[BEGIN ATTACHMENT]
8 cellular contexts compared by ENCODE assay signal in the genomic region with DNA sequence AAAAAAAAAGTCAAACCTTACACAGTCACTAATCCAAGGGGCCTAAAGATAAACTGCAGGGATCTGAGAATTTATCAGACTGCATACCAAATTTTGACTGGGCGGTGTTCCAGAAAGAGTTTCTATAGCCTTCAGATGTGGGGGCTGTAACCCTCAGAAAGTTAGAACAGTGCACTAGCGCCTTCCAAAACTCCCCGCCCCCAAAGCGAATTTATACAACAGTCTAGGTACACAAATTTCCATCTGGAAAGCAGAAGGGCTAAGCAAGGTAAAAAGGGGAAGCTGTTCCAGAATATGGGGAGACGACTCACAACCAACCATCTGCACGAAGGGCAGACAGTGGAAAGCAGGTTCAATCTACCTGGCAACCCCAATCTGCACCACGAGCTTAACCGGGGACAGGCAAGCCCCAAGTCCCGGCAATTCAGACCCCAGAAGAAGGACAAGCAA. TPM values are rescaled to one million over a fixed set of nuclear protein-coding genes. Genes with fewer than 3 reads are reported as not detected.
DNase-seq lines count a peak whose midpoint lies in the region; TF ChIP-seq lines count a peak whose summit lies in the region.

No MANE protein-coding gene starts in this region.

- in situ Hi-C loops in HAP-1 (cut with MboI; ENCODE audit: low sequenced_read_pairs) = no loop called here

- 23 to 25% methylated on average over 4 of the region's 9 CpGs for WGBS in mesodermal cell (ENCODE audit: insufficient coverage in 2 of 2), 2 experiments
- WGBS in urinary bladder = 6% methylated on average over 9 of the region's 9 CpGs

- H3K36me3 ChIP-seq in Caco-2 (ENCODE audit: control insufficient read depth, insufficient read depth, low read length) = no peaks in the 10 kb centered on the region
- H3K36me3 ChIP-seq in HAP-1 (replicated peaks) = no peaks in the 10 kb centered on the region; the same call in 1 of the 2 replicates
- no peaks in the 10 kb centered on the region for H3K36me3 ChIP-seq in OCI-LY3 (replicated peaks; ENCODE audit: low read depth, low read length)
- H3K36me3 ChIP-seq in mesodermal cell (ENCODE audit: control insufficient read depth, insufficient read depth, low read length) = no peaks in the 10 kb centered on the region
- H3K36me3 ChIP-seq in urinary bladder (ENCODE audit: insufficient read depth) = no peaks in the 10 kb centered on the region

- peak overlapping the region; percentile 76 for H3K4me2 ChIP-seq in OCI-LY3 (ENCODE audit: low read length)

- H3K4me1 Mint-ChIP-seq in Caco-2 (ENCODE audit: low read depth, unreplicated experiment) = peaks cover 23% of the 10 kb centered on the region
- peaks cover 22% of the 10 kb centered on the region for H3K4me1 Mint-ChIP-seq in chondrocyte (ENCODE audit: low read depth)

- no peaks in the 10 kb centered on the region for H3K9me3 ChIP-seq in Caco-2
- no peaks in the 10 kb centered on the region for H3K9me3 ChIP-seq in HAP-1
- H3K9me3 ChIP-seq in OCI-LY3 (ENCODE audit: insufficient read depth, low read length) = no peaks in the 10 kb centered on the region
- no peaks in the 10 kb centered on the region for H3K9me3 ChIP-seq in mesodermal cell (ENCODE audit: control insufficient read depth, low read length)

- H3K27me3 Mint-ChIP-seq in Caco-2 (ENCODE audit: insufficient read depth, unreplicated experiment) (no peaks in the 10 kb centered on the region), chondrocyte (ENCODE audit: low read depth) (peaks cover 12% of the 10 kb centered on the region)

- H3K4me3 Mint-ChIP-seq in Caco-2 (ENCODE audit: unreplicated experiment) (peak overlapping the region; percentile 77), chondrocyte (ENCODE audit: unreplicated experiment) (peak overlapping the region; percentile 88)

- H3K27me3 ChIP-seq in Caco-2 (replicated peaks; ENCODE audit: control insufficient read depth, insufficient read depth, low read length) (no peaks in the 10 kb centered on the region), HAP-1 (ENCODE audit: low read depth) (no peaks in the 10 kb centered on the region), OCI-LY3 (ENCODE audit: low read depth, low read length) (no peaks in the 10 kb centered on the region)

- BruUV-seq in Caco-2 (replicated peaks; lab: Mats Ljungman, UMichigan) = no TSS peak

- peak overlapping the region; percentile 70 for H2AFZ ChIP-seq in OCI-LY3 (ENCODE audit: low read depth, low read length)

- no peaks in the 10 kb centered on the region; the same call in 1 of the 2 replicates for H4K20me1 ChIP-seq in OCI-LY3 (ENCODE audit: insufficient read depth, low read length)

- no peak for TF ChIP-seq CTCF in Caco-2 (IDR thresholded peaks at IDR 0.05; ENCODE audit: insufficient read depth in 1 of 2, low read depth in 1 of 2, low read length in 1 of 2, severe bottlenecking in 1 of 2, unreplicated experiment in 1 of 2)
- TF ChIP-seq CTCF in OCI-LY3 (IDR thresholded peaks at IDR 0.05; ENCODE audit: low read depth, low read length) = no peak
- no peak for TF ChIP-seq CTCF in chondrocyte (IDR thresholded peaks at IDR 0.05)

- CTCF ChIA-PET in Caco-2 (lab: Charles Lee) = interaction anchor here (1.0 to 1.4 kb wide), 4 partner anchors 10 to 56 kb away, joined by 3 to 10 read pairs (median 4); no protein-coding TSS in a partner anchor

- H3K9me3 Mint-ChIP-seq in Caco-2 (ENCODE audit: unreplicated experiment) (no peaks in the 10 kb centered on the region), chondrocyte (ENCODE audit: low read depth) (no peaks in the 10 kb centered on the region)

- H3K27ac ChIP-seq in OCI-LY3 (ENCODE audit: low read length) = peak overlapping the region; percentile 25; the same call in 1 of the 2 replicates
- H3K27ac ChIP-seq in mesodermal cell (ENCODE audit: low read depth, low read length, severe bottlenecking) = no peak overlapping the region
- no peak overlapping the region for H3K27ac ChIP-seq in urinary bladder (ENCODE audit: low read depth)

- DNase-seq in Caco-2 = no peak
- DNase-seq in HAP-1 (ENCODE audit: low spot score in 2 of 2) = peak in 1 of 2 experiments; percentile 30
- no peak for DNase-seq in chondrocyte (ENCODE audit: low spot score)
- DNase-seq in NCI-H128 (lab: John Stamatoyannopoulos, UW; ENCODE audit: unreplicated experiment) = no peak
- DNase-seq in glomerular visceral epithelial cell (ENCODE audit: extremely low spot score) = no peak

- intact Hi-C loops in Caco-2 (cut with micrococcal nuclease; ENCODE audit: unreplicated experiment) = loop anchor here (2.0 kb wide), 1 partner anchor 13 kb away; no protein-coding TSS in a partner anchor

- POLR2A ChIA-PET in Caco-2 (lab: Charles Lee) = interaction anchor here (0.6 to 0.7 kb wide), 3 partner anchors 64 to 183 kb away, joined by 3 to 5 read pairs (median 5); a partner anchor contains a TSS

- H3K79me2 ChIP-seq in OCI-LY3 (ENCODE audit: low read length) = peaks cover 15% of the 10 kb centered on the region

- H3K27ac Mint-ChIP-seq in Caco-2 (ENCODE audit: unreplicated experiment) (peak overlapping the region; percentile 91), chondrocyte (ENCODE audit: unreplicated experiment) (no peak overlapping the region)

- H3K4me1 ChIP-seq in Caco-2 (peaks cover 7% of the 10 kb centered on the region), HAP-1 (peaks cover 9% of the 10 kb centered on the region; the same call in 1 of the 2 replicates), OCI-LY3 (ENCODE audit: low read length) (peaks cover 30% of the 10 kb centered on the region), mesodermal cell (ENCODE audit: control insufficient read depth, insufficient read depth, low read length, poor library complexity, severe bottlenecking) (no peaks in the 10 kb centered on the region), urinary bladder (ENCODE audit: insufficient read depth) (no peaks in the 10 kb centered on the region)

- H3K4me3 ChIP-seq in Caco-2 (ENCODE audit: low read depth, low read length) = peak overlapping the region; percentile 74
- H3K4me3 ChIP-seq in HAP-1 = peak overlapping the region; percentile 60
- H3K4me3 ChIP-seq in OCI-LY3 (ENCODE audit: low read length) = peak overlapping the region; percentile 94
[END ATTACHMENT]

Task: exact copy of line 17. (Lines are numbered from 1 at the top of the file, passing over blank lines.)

- H3K9me3 ChIP-seq in OCI-LY3 (ENCODE audit: insufficient read depth, low read length) = no peaks in the 10 kb centered on the region